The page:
I stepped out of the house for a stroll today. Kulfi is 6 weeks old now and I haven’t been outside other than for doctor check ups. I needed some time for myself. The ME-ME time. Hence I was out to inhale some fresh air. It was 4.30 PM. It turned dark by then. It was cold and windy too. The trees have lost all the leaves. It looked like autumn for sure. They call it FALL in the US. The trees stood firm and plain. The leaves that fell have dried up and they crunched with each of my step. I walked thinking about my mother. She fell ill and left to India one week after Kulfi was born. She underwent a major surgery and is recovering. I walked further through the dark night. Again thinking about my mother. I felt as if my body was swamped with the guilt of not being next to her. My huge family is there to support her, I reassured myself. A layer of guilt was lying below the thick Dorothy Perkins jacket I was wearing. My nostrils flared as I choked to cry loud to the world. The guilt that cannot be explained to others. They called it post-partum depression here. Your score is 13 announced my doctor during my post delivery check up. But you should be fine and do things that keep you happy, that was the last sentence she said before I left her office.
With three years old Katli, 6 weeks old Kulfi and countless sleep-deprived nights, all that keeps me happy is staying alone in my cosy home or curling up in the couch with a book and being in the kitchen to whip simple meals. Yes, food seems to be my zone of comfort. It speaks to me and says that everything would be fine. Food reassures me. So does cooking. It is therapeutic and I love to watch the spices and herbs dance in harmony with each other as I complete a dish.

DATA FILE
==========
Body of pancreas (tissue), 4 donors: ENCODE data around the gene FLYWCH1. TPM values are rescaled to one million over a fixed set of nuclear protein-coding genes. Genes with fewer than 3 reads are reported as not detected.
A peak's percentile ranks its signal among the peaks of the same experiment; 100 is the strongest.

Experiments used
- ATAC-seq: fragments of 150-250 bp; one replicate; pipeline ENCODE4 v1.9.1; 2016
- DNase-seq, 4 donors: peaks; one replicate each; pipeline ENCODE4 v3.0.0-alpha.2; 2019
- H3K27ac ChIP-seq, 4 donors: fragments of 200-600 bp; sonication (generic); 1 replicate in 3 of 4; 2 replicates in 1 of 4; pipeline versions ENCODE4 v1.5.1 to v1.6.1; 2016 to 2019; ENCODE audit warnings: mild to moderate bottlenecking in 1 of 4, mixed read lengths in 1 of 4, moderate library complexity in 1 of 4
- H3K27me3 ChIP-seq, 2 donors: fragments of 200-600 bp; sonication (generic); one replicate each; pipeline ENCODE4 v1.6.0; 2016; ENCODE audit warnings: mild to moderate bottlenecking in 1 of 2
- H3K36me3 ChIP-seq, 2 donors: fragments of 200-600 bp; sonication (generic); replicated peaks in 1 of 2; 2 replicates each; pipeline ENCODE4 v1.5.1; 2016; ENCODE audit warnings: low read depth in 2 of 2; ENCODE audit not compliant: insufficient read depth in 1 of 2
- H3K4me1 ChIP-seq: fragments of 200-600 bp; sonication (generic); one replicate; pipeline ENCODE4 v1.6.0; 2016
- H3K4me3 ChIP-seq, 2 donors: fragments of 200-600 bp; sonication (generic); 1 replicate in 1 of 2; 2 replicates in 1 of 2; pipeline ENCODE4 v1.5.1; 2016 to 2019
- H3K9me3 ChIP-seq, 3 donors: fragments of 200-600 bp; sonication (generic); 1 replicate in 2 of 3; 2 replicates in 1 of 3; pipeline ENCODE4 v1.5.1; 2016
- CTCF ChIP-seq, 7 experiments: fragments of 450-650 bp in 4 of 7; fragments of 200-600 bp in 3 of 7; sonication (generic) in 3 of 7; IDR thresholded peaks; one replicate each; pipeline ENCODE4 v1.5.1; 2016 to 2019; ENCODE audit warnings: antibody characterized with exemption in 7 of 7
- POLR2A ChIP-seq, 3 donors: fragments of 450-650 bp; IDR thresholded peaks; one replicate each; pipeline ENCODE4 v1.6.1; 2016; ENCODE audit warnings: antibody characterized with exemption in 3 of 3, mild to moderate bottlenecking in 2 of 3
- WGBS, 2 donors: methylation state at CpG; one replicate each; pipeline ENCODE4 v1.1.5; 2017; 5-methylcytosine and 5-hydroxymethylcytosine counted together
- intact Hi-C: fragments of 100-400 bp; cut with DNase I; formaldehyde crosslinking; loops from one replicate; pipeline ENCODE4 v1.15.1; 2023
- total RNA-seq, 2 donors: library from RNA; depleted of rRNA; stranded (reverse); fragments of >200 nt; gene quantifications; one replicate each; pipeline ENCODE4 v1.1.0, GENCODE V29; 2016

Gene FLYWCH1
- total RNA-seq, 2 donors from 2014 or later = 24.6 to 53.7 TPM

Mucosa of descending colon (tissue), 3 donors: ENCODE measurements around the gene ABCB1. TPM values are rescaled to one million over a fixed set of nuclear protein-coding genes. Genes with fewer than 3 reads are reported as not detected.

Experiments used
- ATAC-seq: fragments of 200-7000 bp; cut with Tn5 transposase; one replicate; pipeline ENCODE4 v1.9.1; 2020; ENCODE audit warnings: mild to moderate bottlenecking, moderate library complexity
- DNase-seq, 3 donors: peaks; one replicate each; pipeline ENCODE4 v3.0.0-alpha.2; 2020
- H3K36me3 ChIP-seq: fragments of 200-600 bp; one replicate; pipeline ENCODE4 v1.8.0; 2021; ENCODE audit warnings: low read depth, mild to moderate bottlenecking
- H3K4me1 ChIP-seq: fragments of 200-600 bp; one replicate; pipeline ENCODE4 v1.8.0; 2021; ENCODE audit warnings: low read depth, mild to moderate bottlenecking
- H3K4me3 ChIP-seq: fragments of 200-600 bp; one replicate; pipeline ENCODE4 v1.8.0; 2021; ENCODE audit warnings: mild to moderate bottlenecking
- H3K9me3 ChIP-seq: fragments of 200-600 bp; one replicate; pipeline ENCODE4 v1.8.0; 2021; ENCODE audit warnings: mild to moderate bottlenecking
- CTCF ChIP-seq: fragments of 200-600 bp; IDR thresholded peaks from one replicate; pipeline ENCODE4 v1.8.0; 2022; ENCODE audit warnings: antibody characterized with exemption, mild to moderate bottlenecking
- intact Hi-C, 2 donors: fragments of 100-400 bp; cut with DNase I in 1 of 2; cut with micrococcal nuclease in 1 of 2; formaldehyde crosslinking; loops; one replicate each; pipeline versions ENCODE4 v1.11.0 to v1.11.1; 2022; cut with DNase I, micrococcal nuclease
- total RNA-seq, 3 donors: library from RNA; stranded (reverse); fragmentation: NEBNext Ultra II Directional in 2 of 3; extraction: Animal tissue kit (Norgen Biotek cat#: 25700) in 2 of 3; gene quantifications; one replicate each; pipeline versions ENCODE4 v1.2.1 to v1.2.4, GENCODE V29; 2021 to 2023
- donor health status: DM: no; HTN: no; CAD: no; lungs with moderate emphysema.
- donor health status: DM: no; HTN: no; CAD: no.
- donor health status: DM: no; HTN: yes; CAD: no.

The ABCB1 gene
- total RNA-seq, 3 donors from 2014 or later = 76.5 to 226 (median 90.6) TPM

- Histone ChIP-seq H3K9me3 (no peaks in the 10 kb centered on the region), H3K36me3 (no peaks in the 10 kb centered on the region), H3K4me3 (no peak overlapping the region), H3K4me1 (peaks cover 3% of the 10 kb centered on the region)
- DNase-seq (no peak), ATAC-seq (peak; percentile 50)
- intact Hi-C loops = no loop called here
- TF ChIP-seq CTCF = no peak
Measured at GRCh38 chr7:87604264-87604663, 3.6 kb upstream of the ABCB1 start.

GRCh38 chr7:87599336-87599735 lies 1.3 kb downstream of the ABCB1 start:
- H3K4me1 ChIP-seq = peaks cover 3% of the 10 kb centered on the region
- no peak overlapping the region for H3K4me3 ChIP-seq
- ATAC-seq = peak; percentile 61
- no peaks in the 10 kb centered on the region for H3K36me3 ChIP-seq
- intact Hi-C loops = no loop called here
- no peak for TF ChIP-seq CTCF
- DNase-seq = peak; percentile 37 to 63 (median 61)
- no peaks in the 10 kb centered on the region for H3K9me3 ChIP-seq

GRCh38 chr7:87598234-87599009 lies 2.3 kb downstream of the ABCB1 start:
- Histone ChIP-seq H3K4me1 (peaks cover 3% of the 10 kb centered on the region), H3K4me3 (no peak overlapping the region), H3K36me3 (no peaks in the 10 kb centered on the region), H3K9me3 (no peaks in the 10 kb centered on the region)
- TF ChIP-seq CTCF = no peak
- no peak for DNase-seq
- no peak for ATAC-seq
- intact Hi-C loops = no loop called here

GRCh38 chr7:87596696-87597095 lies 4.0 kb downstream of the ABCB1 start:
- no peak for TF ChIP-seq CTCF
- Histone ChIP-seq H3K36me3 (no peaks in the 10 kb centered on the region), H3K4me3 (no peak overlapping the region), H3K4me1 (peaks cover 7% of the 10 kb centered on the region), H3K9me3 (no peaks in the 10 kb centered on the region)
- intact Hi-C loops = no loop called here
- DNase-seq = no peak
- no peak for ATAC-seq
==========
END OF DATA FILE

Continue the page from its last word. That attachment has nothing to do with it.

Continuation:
After that brief walk, I returned home to my little family. Their hungry tummy would do great with a delicious meal. I decided to make khaman dhokla. It serves only one purpose that is to taste good. Khaman dhokla is one of the easiest food to fix. I paired it with mint chutney. That’s it! Dinner is served in no time.
Source: Mother-in-law’s neighbor in India
Serves: 2 adults, 1 kid
- 1 cup besan / gram flour (available in Indian grocery store)
- 1 tablespoon Semolina (Rava)
- 1 teaspoon turmeric powder
- 1 teaspoon asafoetida
- 1 cup water
- 1/2 cup yogurt
- 2 teaspoon eno (fruit salt)
- 2 pinches baking soda
- Salt to taste
For the seasoning
- 1 tablespoon olive oil
- 1 teaspoon mustard seeds
- 2 green chillies ( I used dry red chilly as well)
- 10 curry leaves
- Juice of 1 lemon
- 1/4 cup water
- A pinch of salt and sugar
- Combine besan, rava,turmeric powder, asafeotida, yogurt, baking soda, salt and water. Mix to form a smooth paste. Make sure there is no lumps in the batter. Add eno right before you add the batter to the pan or thali.
- Pour the mixture into a greased 9inch pan or any Indian thali. Steam cook it for 8 minutes. It needs to be cooked like idly. You can also use a bamboo steamer if you don’t have idly steamer or pressure cooker. Check for the doneness with a toothpick.
- In a clean bowl, mix salt, sugar in water. Add juice of 1 lemon. Gently warm it in a microwave or over the stove top.
- In a saucepan, heat oil and add mustard seeds to pop. Then add curry leaves, green chillies and dry red chilly. Pour the above made water and switch off the flame. Pour this liquid over the cooked dhokla. Cover and let it rest for 20-30 minutes.
- Once done, cut them into squares, garnish with fresh cilantro and fresh coconut. If you don’t have fresh, moist coconut, you can skip it or add hot water to dessicated coconut and use it.
Source: My cook aunty
Yields: 6oz jar
- 1 bunch of fresh mint leaves
- 1/4 cup cilantro
- 1/4 cup red onions, diced
- 1 green chilly, chopped
- 1 tablespoon anardhana / dried pomegranate seeds (available in Indian stores)
- Juice of 1 lemon
- Salt to taste
- 1/4-1/2 cup water
- Clean and wash mint and cilantro leaves. Pulse all the ingredients together until they form a thick paste. I like to serve my chutney smooth and little watery. You add more or less water as per your choice.